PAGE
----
On the outskirts of Accra, alongside the Odaw River and the Korle Lagoon, lies the slum of Old Fadama. Pejoratively referred to by many Ghanaians as a modern-day “Sodom and Gomorrah”, Old Fadama is said to be home to around 80,000 people, making it Ghana’s biggest slum.
Residents of Old Fadama tell our reporter Isaac Otoo how successive governments have failed to give them the necessary attention they deserve.
According to them, they’ve not benefited from the government’s Zongo development fund.
Slums are universally assumed to be the worst places for people to live in, and it is often taken for granted that the livelihood situations of slum communities are also uniform and homogenous.
A distinctive feature of slum communities is the pursuance of multiple livelihood strategies that are tied to migration.
The news team visited the Old Fadama, Ghana’s biggest informal settlement where over 40,000 Ghanaians inhabit without the security of tenure and under the constant threat of forced eviction.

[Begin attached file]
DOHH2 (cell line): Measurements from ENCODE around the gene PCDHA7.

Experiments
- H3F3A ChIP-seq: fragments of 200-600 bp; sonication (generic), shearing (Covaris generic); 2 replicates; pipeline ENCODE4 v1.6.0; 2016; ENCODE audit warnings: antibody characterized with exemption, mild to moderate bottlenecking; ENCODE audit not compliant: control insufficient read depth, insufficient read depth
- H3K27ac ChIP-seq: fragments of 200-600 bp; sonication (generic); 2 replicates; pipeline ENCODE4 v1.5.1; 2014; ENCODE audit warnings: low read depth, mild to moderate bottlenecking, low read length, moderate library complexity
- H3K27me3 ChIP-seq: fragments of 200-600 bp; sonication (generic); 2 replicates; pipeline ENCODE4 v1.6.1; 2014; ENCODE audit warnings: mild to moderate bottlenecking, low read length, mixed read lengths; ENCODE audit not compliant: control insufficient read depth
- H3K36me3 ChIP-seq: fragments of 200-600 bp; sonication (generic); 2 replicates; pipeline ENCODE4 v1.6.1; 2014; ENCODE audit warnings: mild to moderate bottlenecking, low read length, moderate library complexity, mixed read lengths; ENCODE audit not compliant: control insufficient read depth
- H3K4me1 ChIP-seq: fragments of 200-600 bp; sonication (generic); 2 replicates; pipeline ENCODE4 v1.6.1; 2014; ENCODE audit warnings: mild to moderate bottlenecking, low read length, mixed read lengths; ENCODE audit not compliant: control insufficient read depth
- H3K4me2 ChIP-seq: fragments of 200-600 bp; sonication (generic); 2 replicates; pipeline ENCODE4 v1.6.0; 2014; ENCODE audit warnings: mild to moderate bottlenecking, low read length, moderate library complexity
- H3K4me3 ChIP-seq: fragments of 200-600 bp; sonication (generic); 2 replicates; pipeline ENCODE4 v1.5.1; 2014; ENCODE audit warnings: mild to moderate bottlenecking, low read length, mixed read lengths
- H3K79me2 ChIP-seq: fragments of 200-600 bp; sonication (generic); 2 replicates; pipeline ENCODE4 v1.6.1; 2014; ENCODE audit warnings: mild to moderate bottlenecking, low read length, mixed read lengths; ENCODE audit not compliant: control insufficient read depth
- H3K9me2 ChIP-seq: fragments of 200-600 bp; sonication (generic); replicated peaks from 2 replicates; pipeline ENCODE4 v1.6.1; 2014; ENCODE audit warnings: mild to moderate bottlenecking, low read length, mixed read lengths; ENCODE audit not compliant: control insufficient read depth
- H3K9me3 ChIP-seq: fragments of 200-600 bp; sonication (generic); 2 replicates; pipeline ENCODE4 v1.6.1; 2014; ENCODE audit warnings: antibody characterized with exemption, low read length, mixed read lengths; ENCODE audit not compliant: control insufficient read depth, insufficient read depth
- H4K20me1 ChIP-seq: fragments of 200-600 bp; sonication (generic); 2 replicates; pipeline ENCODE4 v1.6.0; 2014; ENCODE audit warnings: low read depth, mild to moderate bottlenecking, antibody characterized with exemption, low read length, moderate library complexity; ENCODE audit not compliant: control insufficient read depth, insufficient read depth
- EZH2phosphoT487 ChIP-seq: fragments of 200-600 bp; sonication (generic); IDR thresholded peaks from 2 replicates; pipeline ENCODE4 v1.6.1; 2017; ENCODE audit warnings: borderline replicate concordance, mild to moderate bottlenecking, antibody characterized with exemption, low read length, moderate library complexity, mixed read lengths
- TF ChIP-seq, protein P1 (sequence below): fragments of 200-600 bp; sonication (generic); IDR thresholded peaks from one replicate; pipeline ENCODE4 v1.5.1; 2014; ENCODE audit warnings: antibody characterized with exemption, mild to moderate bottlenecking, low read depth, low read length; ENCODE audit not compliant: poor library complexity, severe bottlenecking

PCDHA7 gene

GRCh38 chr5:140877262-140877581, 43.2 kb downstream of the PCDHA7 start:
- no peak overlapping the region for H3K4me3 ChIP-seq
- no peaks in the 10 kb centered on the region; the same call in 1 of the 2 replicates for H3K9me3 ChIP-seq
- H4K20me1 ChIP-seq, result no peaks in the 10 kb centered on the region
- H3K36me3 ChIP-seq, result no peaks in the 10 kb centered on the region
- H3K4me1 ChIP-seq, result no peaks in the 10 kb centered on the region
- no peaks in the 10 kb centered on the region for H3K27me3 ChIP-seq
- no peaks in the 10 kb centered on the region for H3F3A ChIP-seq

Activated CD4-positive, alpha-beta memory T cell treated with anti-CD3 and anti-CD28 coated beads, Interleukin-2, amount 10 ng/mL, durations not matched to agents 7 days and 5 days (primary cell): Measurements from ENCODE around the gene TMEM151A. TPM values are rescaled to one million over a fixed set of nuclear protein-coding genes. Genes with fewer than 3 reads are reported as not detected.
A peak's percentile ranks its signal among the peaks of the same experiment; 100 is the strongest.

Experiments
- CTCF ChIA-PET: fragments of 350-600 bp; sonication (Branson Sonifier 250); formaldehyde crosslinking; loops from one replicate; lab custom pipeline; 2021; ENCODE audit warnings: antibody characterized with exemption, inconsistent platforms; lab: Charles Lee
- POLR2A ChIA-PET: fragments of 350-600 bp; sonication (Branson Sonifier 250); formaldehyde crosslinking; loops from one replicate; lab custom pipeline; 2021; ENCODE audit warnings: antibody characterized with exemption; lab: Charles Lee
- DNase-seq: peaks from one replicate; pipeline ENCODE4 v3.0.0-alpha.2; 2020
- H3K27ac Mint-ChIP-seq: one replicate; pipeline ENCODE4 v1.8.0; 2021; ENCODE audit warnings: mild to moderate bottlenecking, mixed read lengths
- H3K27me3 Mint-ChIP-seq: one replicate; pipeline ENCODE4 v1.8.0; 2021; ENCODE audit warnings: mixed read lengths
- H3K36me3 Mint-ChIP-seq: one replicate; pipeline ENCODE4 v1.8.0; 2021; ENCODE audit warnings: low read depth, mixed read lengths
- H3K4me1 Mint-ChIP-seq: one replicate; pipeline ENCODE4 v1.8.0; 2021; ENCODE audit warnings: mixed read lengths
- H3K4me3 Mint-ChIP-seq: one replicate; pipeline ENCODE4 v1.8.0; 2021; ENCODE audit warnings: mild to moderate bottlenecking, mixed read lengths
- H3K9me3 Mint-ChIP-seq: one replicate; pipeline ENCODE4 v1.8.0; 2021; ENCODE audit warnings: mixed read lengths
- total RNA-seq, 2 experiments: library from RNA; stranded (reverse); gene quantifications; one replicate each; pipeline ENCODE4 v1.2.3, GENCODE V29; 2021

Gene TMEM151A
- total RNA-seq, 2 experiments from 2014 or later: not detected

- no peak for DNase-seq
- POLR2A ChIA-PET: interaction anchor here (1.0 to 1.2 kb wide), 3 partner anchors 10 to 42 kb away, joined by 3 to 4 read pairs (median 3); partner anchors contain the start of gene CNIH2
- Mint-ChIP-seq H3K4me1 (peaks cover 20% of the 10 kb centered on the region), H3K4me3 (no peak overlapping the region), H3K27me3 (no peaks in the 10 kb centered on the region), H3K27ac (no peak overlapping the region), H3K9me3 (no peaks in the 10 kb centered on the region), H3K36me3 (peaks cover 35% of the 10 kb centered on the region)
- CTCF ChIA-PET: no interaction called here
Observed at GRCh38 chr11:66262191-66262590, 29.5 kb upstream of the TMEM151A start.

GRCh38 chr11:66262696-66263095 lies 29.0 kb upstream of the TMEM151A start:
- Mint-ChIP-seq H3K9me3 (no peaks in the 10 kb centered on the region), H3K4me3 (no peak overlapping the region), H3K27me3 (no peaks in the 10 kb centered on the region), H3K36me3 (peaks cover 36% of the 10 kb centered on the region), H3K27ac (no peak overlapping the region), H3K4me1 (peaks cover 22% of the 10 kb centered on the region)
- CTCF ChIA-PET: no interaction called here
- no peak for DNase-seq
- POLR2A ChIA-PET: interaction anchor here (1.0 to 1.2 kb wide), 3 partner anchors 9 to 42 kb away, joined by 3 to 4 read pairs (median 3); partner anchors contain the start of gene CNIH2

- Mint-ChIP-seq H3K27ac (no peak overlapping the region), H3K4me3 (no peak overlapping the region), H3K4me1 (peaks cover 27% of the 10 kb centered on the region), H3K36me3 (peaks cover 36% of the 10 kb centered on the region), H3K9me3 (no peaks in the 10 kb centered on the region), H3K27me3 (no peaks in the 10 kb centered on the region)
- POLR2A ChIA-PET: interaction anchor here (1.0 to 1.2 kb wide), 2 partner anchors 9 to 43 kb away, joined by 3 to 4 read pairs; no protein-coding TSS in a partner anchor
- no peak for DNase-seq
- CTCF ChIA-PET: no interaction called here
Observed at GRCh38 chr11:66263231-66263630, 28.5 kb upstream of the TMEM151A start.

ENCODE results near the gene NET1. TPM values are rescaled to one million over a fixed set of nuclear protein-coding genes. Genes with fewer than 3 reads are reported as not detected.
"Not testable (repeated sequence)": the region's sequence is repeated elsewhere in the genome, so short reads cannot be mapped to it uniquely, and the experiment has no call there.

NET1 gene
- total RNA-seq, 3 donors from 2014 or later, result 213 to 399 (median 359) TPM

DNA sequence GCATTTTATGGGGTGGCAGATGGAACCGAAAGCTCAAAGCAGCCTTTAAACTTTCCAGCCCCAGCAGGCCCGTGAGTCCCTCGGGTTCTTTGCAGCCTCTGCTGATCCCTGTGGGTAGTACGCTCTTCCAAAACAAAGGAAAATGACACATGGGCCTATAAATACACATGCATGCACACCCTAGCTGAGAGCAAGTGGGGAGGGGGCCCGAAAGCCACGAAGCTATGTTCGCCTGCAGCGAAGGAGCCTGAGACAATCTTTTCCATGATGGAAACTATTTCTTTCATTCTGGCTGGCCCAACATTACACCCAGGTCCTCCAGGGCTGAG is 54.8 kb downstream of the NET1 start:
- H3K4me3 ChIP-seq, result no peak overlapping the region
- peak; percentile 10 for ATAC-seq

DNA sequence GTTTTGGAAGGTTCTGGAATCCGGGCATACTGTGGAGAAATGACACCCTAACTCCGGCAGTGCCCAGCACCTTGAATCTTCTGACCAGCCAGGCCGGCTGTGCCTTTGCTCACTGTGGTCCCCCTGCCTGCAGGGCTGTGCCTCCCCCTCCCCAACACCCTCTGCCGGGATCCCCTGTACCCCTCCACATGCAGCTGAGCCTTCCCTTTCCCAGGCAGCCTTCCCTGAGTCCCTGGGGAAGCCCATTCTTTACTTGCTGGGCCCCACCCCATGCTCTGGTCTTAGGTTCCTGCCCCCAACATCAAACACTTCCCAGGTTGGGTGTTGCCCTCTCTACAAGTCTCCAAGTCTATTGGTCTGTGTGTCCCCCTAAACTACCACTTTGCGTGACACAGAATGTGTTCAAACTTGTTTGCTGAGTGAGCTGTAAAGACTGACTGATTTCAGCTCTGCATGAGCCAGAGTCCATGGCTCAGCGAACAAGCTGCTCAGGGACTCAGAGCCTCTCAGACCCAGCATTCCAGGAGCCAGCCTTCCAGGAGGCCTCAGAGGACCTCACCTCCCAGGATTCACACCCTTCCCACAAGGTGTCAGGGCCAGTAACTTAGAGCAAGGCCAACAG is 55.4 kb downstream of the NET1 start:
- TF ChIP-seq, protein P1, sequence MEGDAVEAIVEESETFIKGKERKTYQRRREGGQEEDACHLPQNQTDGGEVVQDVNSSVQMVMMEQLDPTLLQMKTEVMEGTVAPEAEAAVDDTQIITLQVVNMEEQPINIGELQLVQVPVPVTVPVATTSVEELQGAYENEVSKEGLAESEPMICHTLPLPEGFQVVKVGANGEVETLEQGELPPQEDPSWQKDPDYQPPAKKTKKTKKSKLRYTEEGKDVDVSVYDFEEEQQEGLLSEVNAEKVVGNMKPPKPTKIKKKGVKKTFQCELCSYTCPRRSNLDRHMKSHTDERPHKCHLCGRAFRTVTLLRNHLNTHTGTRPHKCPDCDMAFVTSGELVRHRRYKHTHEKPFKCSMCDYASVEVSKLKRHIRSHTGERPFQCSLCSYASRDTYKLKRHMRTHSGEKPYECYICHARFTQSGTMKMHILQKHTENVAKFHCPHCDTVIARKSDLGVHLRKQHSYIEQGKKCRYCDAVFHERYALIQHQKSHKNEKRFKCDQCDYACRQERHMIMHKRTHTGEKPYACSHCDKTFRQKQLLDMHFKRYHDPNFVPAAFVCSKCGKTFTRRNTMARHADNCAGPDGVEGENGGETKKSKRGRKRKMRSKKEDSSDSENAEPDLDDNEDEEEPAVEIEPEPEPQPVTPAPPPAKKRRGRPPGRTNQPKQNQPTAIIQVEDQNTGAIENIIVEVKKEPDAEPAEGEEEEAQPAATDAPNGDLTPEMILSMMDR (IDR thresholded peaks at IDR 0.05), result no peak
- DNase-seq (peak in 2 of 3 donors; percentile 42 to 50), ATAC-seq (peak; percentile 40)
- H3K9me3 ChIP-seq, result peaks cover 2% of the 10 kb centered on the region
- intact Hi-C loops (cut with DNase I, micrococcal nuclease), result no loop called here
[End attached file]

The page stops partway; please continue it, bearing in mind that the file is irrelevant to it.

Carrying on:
The population of Old fadama consists of economic migrants from northern and rural parts of Ghana, where living standards are growing worse, causing people to move to urban settings, such as Old Fadama.
Residents of Old Fadama are bemoaning the government’s negligence; according to them successive governments have failed to give them the necessary attention they deserve.
Alhassan Yunus, expresses dissatisfaction over the demolition exercise carried by the AMA some months ago.
Iddrisu Abdul Mubarak lamented over the heap of refuse dredged from the korle-lagoon which has being left unconcerned and very detrimental to their health.
Mukaila Mohammed Issah said he doesn’t believe the Zongo development fund is in existence as they’ve been left at the mercy of the whether after their structures were demolished.
Sensitization on COVID-19 never happened at Old Fadama he added.
Story by Isaac Otoo